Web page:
Start the web application

  1. Open a command prompt and change directories to hdinsight-eventhub-example/dashboard. Use the following command to install the dependencies needed by the web application:

    npm install
    
  2. Use the following command to start the web application:

    node server.js
    

    You see a message similar to the following text:

     Server listening at port 3000
    
  3. Open a web browser and enter http://localhost:3000/ as the address. A page similar to the following image is displayed:

    web dashboard

    Leave this command prompt open. After testing, use Ctrl-C to stop the web server.

Generate data

Note

The steps in this section use Node.js so that they can be used on any platform. For other language examples, see the SendEvents directory.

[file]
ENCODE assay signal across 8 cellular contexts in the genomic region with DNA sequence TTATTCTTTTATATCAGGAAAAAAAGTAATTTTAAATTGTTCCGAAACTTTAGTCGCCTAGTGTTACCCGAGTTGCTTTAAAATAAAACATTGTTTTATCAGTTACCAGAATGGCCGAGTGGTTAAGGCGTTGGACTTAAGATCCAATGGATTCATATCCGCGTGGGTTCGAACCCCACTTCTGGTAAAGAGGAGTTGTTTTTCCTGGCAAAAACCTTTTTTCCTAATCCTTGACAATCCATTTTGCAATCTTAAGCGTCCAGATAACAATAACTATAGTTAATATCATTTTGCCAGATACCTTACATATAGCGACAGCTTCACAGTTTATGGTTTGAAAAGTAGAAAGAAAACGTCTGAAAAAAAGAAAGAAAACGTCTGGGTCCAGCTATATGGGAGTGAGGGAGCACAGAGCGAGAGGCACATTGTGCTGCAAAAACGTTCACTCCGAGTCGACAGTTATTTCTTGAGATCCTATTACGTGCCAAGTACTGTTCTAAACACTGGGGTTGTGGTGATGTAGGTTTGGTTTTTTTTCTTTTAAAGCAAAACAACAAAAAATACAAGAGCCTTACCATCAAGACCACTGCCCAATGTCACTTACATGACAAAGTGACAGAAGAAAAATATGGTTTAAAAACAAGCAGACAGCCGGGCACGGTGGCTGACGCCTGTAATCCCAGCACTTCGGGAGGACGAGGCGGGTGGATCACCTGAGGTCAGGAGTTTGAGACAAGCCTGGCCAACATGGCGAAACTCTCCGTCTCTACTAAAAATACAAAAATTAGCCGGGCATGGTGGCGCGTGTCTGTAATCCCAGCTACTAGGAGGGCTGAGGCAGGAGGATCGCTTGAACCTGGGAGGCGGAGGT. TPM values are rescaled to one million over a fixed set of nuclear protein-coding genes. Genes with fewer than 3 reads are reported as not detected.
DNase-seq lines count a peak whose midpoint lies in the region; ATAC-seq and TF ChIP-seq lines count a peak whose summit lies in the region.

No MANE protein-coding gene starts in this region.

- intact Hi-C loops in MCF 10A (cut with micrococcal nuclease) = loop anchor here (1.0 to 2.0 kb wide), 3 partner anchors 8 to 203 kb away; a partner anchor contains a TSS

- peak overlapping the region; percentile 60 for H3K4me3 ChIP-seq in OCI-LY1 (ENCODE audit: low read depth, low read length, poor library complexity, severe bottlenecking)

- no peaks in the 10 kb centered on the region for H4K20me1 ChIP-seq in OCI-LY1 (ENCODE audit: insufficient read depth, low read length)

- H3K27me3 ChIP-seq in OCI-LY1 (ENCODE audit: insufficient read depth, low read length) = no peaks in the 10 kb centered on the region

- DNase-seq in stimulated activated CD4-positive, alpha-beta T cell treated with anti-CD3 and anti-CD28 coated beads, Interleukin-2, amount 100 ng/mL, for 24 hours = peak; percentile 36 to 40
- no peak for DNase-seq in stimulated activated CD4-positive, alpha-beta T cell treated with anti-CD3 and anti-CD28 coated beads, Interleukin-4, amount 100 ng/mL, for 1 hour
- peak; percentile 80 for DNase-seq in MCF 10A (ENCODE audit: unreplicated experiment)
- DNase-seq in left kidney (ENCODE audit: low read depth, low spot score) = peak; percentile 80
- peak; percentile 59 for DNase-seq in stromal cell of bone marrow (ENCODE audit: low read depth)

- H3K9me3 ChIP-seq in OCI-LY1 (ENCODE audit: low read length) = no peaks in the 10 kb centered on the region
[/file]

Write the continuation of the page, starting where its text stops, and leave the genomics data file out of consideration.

1. Open a new prompt, shell, or terminal, and change directories to hdinsight-eventhub-example/SendEvents/nodejs. To install the dependencies needed by the application, use the following command:

    npm install
    
  2. Open the app.js file in a text editor and add the Event Hub information you obtained earlier:

    // ServiceBus Namespace
    var namespace = 'Your-eventhub-namespace';
    // Event Hub Name
    var hubname ='Your-eventhub-name';
    // Shared access Policy name and key (from Event Hub configuration)
    var my_key_name = 'RootManageSharedAccessKey';
    var my_key = 'Your-Key';
    

    Note

    This example assumes that you are using RootManageSharedAccessKey to access your event hub.

  3. Use the following command to insert new entries in Event Hub:

    node app.js
    

    You see several lines of output that contain the data sent to Event Hub:

     {"TimeStamp":"2015-02-10T14:43.05.00320Z","DeviceId":"0","Temperature":7}